Monday, October 30, 2017

The Vanishing Pavilions: The Gutting of the Government and the Loss of Oral Tradition

What will be the longest-term damage of the Trump era? A strong, principled leader will restore some semblance of decency and ethics. Foreign governments might view this period as a bad dream, or an outlier event that veered the U.S. away from a now-returning normal. The anti-scientfiic and pro-industry biases in the various departments and agencies can be rectified just as quickly as they were enacted.

There has been plenty of discussion of where the long-term damage might be on the world stage; the new path governments and businesses are taking toward China -- this might have been inevitable, and Trump has been nothing more than an accelerant; the move toward center stage of China and Germany as world leaders.

But within the U.S. the long-term damage will be more subtle. It will be the loss of the oral tradition, of institutional memory, in our government. That is, the loss of processes and interactions that are conveyed by word of mouth and by example as opposed to by written instructions.

The U.S. Treasury is a case in point. I worked there after the financial crisis, helping draft the Volcker Rule, setting up the risk management structure to get information up to the Financial Stability Oversight Council, and building an agent-based models to help assess financial instabilities. I just went back to the Treasury for the first time since the start of the year to find that is has been gutted. This is not something that is on many people's minds, but it has implications that will be felt far beyond the time that a new administration comes on the scene that wants to return the department to a more normal state.

The reason, in a nutshell, is that what the Treasury does -- and what, for that matter the State Department, a department that is in even worse shape, does -- is not in any manuals. It is set on a foundation of what might be called oral tradition. People know how things work, how to get things done, and if the keepers of the oral tradition leave, it all has to start back up from scratch.

When a new administration comes in, it is the normal course of business for all the appointees to be replaced. Generally the new appointees come from outside government, and have not had previous experience in the Treasury. They rely on the staff, which mostly stays from one administration to the next. They know the process for getting things done, for developing and administering policy.

The Treasury is not a regulator per se, but it tends to be the center of communication -- and the referee when necessary -- for the agencies that do have regulatory authority: the SEC, FDIC, CFTC, etc. There is a process that has been honed over many administrations for doing this job, for acting as the central switchboard for dealing with financial issues. What happens when the switchboard operators walk out the door, and there is no operation manual to leave behind?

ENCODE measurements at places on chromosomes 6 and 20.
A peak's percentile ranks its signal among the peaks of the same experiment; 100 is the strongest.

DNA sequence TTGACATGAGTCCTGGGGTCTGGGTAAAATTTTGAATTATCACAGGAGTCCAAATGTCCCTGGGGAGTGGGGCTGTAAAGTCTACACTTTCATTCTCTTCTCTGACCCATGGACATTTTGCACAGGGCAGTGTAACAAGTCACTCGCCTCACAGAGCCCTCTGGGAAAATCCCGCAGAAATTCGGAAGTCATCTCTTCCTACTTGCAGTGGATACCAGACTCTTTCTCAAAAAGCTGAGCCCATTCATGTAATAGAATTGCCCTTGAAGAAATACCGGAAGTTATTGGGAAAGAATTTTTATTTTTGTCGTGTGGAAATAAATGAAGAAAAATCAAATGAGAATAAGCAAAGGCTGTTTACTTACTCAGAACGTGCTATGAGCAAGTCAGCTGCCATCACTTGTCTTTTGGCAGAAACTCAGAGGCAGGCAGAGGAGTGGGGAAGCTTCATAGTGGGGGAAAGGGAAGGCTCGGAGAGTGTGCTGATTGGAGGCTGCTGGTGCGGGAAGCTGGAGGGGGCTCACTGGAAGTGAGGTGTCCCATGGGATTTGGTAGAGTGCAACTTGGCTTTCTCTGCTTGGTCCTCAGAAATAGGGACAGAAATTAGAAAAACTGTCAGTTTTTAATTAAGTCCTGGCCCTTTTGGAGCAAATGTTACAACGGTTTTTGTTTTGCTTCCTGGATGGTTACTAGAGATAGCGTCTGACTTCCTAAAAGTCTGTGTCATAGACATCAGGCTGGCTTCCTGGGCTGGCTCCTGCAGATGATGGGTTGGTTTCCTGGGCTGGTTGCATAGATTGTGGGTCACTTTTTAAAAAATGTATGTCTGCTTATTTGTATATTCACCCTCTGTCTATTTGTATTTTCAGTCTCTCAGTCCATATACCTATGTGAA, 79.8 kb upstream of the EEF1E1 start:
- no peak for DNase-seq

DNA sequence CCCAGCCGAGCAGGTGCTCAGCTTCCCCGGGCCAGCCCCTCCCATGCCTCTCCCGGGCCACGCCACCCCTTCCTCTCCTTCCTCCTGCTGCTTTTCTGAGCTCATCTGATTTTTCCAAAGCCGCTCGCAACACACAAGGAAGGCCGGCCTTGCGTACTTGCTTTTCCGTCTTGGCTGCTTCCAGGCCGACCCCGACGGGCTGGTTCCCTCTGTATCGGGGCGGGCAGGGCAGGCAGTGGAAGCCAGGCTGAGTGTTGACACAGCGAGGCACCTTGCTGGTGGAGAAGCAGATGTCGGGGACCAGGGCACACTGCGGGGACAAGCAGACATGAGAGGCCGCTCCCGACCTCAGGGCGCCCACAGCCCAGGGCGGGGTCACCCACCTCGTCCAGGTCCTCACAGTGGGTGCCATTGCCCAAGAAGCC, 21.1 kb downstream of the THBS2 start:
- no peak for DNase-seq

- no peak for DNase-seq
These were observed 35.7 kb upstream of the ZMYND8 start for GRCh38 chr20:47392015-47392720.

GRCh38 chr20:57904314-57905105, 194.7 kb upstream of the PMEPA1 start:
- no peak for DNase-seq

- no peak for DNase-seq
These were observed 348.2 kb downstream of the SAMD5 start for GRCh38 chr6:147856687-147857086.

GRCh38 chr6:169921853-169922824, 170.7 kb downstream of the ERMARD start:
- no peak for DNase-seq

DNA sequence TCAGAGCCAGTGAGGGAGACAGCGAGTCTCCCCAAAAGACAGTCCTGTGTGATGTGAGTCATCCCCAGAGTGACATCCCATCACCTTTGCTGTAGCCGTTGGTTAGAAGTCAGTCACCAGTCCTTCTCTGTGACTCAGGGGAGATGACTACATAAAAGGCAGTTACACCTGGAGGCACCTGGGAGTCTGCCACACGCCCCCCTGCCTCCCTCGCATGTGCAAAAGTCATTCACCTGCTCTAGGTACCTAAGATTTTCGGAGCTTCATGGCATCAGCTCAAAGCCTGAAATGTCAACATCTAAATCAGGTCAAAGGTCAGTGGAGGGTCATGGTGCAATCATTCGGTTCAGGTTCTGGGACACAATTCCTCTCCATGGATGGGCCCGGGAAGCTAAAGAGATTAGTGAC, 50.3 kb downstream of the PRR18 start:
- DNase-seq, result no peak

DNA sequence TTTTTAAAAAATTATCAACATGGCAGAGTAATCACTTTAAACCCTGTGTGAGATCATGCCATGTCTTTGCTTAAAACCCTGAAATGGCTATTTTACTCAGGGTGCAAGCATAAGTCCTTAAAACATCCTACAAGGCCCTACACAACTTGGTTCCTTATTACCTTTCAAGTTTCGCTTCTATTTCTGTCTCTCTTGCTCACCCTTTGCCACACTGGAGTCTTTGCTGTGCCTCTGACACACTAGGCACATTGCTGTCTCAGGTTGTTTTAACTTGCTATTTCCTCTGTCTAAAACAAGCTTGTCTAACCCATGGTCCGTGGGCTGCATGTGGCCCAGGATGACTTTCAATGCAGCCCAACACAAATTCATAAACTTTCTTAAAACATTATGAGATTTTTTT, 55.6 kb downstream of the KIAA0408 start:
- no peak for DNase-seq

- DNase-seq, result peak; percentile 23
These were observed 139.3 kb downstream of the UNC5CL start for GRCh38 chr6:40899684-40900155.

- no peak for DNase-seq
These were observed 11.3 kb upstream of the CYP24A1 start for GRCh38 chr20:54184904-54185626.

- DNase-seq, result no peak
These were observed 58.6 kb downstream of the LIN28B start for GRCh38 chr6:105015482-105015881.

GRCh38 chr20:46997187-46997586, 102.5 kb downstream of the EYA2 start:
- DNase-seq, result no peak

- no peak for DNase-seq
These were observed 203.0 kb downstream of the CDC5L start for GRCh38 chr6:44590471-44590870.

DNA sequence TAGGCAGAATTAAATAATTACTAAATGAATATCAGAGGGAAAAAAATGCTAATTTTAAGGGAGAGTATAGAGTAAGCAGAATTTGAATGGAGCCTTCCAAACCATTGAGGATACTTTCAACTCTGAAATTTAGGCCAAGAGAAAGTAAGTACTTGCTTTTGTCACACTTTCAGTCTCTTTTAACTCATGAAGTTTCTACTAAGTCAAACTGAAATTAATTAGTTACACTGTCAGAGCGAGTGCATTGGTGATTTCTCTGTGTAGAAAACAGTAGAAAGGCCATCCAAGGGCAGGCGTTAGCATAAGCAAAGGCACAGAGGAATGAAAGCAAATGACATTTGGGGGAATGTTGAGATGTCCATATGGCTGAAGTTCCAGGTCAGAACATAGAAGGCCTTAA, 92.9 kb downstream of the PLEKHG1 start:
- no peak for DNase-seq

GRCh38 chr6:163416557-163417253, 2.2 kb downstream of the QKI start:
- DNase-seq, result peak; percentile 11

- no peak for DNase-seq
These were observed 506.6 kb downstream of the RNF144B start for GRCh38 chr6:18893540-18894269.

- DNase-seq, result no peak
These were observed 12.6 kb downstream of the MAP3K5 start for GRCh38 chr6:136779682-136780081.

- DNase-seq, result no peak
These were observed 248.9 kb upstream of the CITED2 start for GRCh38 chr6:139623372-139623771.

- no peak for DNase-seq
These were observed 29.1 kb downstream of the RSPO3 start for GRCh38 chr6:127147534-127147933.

1. Would not any half-competent manager ensure that there was an "operation manual" in place for reasonably important functions?

  2. Good point. Especially when you know the decision makers (the appointees) all leave every four or eight years. But I don't know how feasible it is to do that given the nature of the work. It is not a production process.

  3. It's a lobotomy of institutional memory. The government will now need to make historic mistakes all over again, having learned nothing.

  4. In reply to Anonymous October 31, at 7:20:
    There may be an operations manual, or procedures, and
    government bureaucrats are, of course, constrained to exactly adhere to all laws, rules and regulations. But to actually accomplish something, you may need some additional institutional knowledge and experience.

    My anecdote about this is from an R&D organization: new engineer rebuilt some (old) expensive equipment, and then asked safety committee to approve it, by sending them an e-mail. This email then made safety organization come down hard on the project, adding some 200+k$ to cost, to make project fulfill _all possibly applicable_ safety rules and codes. Past practice had been to _informally_ discuss such projects and designs with safety committee members, listen carefully, review informally with them, and come to a _safe_ but reasonably cheap solution, which then would be documented and formally approved. (Of course, some manual will somewhere say, 'design for safety' or 'involve other stakeholders early.')
    I can easily imagine that experienced, older federal bureaucrats have figured out how to get things done,
    still fulfilling the letter and spirit of the law and rules, but that once they are replaced, the new ones may be easily stymied in their efforts, unless they had some time of tutelage or apprenticeship.--

    With the Trump administration (and Republican disdain for 'bureaucrats'), unfortunately, many older administrators may quit early, and younger ones may be discouraged to serve (or be 'small government' conservatives with disdain for their task). That may limit the effectiveness of government now (and limit the damage?), but as Mr. Bookstaber points out, makes it more difficult to rebuild government after the Trump administration.

  5. Thank you for the article Rick. This reminded me a lot of the article Michael Lewis wrote about the Department of Energy: